An online meeting that was supposed to be a chance for residents to get information on the Wyandanch public library’s quest to separate from the school district was abruptly ended by the library board president even as residents tried to ask more questions.
The Feb. 23 afternoon Zoom meeting was announced two days prior and was intended to be a "roundtable" to "get input from the Wyandanch community," according to board president Ghenya Grant. The library board voted 3-2 last month to separate from the school district and become a special district library. The process involves state legislation and the library’s three state legislators have said they will not support the move unless the community gets behind it.
Grant and the attorney hired for the process, Edward Pichardo of Manhattan, spoke for about 25 minutes explaining why the library was seeking the separation. Both said that there are "not many" differences between the two types of libraries.
School district libraries account for 31 of the county’s 56 public libraries, said Kevin Verbesey, director of the Suffolk Cooperative Library System. There are four special district libraries in the county, but none were ever school district libraries, he said.
Special district libraries get the same amount of tax revenue, Verbesey said, and in the same time frame. However, a special district library would receive their revenue directly from their municipality — in this case Babylon Town — rather than through the school district.
Library trustees began publicly discussing a separation in July after the school district's state monitor asked the library for documentation in support of an annual $1 million Tax Anticipation Note loan that the library pays back with interest.
Pichardo mentioned "several occasions in recent years" where there have been "administrative hurdles in obtaining the funding" but did not elaborate or say whether he was referring to the loan or to tax revenue. He said Wyandanch wants to remove the school district as an intermediary and "have the funding decided directly by the voters . . . and the Town of Babylon board."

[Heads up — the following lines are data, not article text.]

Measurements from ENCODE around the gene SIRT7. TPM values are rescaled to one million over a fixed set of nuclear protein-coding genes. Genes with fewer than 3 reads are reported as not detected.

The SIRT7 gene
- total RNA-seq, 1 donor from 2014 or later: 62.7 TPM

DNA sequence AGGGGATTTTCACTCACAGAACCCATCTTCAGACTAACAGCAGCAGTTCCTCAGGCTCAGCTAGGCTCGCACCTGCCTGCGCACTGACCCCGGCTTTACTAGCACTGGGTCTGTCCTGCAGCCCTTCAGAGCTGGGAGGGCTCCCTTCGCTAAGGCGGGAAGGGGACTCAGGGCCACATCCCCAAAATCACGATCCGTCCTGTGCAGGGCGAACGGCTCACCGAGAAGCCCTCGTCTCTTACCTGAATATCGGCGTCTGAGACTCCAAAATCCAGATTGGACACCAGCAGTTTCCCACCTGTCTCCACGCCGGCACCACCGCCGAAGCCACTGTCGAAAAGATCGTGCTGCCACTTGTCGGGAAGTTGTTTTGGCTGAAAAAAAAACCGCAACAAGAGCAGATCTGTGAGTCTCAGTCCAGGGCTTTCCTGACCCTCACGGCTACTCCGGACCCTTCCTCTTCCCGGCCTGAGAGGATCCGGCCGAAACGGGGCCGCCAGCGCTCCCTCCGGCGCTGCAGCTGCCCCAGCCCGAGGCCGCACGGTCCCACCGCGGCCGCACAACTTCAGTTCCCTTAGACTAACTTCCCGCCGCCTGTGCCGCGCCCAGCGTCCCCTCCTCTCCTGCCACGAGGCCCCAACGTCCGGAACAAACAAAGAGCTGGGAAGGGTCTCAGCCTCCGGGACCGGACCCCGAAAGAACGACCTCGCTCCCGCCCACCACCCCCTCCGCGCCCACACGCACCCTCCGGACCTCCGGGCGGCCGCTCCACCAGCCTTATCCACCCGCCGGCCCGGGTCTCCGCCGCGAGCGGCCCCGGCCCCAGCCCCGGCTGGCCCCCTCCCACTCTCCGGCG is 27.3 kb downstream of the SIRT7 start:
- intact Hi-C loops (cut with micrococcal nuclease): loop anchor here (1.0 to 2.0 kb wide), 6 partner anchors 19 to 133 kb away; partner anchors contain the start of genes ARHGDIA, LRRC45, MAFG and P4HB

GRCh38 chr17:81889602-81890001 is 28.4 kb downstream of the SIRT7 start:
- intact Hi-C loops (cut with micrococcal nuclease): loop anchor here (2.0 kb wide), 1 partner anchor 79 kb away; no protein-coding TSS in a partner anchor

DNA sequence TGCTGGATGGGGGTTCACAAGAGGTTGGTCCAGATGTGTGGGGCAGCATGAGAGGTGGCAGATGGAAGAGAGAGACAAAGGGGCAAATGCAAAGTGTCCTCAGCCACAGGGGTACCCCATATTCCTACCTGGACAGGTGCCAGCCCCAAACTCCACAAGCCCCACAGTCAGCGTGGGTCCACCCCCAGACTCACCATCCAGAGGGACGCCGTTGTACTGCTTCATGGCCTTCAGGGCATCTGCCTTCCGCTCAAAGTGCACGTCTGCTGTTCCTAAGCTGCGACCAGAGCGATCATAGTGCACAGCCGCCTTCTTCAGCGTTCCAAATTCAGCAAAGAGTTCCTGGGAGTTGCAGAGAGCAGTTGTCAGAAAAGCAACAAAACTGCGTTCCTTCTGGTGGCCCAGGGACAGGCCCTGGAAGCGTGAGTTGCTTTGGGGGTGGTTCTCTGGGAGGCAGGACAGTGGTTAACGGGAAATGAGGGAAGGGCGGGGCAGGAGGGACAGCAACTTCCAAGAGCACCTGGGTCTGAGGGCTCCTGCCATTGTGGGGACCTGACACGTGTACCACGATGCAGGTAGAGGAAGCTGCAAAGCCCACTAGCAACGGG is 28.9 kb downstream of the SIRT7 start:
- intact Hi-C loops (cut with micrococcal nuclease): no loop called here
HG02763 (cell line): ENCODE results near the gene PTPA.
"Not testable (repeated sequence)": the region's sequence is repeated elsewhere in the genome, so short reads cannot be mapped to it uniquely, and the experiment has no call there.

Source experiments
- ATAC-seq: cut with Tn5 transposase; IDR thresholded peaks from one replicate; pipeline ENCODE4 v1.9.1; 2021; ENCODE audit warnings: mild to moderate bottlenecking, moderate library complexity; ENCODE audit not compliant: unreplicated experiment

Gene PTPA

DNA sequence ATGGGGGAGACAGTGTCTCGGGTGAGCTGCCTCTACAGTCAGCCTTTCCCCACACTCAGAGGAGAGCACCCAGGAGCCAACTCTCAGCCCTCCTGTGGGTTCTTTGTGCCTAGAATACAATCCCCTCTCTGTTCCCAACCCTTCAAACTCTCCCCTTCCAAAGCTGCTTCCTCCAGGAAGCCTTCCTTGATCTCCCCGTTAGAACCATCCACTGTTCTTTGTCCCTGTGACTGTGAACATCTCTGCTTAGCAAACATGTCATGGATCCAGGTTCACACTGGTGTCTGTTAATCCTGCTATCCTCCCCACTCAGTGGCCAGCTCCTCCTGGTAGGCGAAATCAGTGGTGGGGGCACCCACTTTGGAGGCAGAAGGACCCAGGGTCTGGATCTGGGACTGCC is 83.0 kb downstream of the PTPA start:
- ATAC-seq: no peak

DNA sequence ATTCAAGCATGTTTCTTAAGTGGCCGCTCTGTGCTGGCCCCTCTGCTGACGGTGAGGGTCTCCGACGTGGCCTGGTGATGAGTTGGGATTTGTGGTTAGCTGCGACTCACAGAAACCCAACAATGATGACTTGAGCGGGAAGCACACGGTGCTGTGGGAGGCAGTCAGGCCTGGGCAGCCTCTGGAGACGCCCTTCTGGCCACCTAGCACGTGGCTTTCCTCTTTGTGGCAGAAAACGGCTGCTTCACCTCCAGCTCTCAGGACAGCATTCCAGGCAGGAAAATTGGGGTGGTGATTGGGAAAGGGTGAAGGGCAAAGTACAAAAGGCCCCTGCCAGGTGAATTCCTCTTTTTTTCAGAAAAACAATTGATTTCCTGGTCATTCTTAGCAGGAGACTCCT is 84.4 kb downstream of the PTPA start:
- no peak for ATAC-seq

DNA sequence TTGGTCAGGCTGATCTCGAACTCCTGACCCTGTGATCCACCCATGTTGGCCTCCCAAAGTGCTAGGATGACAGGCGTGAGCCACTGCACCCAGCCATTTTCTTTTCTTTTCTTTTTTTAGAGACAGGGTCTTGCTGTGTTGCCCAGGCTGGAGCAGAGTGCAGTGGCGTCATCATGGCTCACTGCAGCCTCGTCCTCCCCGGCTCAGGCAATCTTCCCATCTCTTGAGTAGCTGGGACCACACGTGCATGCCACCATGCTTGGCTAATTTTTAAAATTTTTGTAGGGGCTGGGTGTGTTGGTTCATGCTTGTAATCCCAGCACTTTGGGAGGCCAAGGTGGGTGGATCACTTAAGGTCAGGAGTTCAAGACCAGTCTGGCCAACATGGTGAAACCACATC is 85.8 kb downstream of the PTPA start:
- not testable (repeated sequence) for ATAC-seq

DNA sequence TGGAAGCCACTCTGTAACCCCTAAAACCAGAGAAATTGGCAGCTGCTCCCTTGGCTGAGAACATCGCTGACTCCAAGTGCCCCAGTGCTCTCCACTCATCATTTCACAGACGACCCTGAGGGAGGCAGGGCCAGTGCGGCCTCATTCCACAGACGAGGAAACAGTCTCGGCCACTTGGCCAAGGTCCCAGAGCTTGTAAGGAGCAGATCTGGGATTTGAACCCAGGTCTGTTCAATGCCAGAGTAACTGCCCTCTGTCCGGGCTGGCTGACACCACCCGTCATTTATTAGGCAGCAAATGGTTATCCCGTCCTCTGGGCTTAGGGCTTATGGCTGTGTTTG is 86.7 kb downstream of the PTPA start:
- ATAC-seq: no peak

Pichardo went on to say that the move would allow the library to "stabilize its funding" and get a loan and bond through the town for needed building repairs.
Town Supervisor Rich Schaffer said if Wyandanch becomes a special district library, the library would have a public budget vote, as it does now, and there would be no town board vote. He said the town would not provide the library with a tax anticipation note loan and would not bond on their behalf.
There were 23 people — including many non-residents — in the meeting, which was interrupted by technical problems. After about 75 minutes, Grant ended the meeting even though there were unanswered questions in the chat about past loans and how much the separation would cost.
Grant said the board was looking for questions "about the process" and that questions "about the school district . . . or about a TAN" is "something that could possibly be asked at a board meeting" at a later time.
A Zoom public hearing on the issue will take place at 6 p.m. March 1.